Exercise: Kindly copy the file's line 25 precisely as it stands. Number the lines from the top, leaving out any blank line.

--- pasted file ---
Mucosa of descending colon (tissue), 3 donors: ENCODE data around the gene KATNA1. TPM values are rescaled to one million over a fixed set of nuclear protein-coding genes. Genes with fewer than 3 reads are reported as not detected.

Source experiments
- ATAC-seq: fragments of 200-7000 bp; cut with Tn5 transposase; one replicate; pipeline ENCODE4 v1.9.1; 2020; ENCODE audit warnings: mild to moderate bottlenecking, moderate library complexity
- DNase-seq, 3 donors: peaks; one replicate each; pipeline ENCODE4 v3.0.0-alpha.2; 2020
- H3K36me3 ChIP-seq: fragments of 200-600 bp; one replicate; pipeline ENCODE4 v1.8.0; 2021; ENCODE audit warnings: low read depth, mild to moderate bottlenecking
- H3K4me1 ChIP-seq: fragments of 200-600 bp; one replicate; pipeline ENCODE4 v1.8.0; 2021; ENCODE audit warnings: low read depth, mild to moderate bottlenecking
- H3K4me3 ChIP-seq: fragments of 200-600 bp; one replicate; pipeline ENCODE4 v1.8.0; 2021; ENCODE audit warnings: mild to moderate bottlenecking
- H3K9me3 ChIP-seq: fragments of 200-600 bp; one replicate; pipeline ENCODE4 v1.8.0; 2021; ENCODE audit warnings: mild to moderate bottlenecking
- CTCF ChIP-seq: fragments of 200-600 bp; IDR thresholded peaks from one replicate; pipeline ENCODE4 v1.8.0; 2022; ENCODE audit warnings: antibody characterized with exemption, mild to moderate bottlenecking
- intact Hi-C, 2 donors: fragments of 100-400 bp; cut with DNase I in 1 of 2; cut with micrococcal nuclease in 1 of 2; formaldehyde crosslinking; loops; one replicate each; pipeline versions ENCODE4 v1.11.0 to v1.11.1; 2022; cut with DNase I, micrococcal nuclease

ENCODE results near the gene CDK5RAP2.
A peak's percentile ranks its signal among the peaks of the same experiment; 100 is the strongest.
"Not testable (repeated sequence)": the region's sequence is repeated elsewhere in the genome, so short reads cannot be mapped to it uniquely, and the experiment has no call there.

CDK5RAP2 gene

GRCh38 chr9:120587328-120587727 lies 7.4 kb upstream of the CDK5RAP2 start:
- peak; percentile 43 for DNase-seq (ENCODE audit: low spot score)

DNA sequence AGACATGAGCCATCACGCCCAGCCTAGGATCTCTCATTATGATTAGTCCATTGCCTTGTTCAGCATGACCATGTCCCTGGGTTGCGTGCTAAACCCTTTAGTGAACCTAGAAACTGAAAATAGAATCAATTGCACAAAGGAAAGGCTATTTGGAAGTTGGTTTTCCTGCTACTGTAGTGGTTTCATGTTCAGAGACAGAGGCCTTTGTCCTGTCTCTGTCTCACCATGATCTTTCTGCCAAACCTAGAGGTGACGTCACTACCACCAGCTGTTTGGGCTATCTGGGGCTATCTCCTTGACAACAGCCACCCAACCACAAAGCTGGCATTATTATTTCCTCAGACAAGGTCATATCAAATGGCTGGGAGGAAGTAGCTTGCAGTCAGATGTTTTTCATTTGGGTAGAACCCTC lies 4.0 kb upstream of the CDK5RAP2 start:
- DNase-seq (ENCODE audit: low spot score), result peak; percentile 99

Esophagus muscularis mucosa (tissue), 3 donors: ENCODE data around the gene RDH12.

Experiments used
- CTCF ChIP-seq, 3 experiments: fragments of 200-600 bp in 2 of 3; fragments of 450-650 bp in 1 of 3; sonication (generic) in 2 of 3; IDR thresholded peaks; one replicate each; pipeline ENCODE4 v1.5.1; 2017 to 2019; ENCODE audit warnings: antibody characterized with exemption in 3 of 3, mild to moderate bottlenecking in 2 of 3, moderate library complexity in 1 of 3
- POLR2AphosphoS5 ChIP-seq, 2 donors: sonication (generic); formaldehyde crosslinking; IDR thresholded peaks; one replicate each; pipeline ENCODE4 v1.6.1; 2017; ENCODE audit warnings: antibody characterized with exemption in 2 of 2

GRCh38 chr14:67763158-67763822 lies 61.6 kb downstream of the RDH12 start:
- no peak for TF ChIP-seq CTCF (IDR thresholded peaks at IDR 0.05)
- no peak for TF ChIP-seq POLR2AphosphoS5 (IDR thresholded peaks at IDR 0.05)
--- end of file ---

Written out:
- no peak for TF ChIP-seq POLR2AphosphoS5 (IDR thresholded peaks at IDR 0.05)